Adaptive Face Coding Contributes to Individual Differences in Facial Expression Recognition Independently of Affective Factors

Romina Palermo, Linda Roslyn Jeffery, Jessica Faye Lewandowsky, Chiara Fiorentini, Jessica Irons, Amy Dawel, Nichola Sally Burton, Elinor McKone, Gillian Isobel Rhodes

Research output: Contribution to journalArticle

6 Citations (Scopus)
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Abstract

There are large, reliable individual differences in the recognition of facial expressions of emotion across the general population. The sources of this variation are not yet known. We investigated the contribution of a key face perception mechanism, adaptive coding, which calibrates perception to optimize discrimination within the current perceptual “diet.” We expected that a facial expression system that readily recalibrates might boost sensitivity to variation among facial expressions, thereby enhancing recognition ability. We measured adaptive coding strength with an established facial expression aftereffect task and measured facial expression recognition ability with 3 tasks optimized for the assessment of individual differences. As expected, expression recognition ability was positively associated with the strength of facial expression aftereffects. We also asked whether individual variation in affective factors might contribute to expression recognition ability, given that clinical levels of such traits have previously been linked to ability. Expression recognition ability was negatively associated with self-reported anxiety but not with depression, mood, or degree of autism-like or empathetic traits. Finally, we showed that the perceptual factor of adaptive coding contributes to variation in expression recognition ability independently of affective factors.
Original languageEnglish
Pages (from-to)503-517
JournalJournal of Experimental Psychology: Human Perception and Performance
Volume44
Issue number4
Early online date2017
DOIs
Publication statusPublished - Apr 2018

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Facial Expression
Aptitude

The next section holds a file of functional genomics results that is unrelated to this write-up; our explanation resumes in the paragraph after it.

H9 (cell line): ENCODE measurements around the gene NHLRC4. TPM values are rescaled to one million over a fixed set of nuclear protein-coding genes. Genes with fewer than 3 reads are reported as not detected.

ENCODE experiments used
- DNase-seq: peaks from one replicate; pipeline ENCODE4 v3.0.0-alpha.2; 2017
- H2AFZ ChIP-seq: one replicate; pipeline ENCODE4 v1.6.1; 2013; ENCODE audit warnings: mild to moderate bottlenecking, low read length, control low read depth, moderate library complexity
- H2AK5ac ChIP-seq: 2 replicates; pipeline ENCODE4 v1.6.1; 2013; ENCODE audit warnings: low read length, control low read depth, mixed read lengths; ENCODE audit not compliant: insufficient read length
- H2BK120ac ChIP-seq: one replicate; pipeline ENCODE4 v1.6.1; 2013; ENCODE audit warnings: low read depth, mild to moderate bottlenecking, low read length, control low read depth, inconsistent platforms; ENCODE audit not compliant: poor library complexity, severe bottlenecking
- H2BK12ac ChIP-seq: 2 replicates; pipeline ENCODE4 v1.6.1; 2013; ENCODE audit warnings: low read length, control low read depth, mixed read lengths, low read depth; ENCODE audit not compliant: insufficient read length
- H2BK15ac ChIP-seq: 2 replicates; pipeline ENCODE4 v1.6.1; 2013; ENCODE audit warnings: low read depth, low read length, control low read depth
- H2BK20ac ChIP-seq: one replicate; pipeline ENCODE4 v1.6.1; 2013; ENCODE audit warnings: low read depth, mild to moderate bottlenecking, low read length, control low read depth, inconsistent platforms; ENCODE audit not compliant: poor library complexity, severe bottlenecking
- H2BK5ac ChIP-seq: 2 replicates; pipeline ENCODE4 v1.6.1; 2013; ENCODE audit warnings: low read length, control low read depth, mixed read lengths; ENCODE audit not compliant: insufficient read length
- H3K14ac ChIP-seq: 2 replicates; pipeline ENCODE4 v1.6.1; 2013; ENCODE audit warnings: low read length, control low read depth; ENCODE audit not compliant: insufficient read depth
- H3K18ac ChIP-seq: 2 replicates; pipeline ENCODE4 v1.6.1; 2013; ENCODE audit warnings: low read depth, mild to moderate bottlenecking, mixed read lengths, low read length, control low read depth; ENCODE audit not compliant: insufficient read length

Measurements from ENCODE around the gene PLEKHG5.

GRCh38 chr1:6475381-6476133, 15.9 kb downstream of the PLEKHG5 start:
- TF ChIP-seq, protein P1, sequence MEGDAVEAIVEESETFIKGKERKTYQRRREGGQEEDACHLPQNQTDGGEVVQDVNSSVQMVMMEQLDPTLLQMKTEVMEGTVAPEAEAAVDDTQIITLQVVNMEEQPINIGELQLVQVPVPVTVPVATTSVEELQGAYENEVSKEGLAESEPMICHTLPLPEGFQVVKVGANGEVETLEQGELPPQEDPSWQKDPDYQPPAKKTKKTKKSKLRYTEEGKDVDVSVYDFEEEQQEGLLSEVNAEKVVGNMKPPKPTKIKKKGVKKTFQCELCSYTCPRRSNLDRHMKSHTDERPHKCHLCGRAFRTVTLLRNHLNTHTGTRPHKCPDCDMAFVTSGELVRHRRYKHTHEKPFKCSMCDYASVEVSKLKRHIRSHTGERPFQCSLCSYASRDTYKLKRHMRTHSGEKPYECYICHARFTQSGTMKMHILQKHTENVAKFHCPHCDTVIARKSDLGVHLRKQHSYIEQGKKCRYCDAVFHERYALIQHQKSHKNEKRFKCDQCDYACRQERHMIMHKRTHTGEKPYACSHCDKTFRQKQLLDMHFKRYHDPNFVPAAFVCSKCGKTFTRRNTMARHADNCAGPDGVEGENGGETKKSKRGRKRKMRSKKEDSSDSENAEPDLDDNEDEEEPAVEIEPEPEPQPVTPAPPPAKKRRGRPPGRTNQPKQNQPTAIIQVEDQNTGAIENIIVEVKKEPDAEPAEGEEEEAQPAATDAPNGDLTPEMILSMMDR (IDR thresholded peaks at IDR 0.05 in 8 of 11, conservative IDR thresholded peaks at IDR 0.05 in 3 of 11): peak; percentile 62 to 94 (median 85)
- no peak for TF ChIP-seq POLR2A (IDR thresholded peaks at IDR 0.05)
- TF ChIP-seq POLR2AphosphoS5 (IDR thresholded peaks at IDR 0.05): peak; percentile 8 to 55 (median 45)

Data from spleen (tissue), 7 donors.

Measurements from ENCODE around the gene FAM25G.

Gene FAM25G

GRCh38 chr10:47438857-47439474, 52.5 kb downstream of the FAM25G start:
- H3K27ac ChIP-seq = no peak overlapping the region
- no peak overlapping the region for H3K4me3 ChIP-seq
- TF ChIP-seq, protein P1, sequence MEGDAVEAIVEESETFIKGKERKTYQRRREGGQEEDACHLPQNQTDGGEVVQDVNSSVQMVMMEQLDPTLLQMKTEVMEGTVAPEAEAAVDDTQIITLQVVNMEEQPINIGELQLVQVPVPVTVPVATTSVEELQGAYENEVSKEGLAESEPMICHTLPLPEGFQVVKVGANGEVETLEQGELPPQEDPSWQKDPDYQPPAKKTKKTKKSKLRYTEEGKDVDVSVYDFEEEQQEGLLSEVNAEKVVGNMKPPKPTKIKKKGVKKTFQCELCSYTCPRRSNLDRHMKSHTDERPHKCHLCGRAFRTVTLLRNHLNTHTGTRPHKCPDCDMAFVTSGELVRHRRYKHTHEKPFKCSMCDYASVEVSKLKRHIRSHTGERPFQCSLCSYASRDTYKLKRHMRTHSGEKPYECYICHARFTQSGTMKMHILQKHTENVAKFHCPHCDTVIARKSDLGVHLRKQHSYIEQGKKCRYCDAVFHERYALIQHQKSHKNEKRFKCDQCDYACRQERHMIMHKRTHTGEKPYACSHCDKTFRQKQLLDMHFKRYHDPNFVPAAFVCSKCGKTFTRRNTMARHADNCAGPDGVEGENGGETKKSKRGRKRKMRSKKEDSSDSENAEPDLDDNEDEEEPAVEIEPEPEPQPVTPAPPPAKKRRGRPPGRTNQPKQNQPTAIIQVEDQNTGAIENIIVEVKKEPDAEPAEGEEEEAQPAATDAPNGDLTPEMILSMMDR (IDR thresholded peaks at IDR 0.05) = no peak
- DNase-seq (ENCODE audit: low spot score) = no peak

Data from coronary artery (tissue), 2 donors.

Individuality
Autistic Disorder
Recognition (Psychology)
Affective Factors
Individual Differences
Emotions
Anxiety
Depression
Diet
Population

Cite this

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title = "Adaptive Face Coding Contributes to Individual Differences in Facial Expression Recognition Independently of Affective Factors",
abstract = "There are large, reliable individual differences in the recognition of facial expressions of emotion across the general population. The sources of this variation are not yet known. We investigated the contribution of a key face perception mechanism, adaptive coding, which calibrates perception to optimize discrimination within the current perceptual “diet.” We expected that a facial expression system that readily recalibrates might boost sensitivity to variation among facial expressions, thereby enhancing recognition ability. We measured adaptive coding strength with an established facial expression aftereffect task and measured facial expression recognition ability with 3 tasks optimized for the assessment of individual differences. As expected, expression recognition ability was positively associated with the strength of facial expression aftereffects. We also asked whether individual variation in affective factors might contribute to expression recognition ability, given that clinical levels of such traits have previously been linked to ability. Expression recognition ability was negatively associated with self-reported anxiety but not with depression, mood, or degree of autism-like or empathetic traits. Finally, we showed that the perceptual factor of adaptive coding contributes to variation in expression recognition ability independently of affective factors.",
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Adaptive Face Coding Contributes to Individual Differences in Facial Expression Recognition Independently of Affective Factors. / Palermo, Romina ; Jeffery, Linda Roslyn; Lewandowsky, Jessica Faye; Fiorentini, Chiara; Irons, Jessica; Dawel, Amy; Burton, Nichola Sally; McKone, Elinor; Rhodes, Gillian Isobel.

In: Journal of Experimental Psychology: Human Perception and Performance, Vol. 44, No. 4, 04.2018, p. 503-517.

Research output: Contribution to journalArticle

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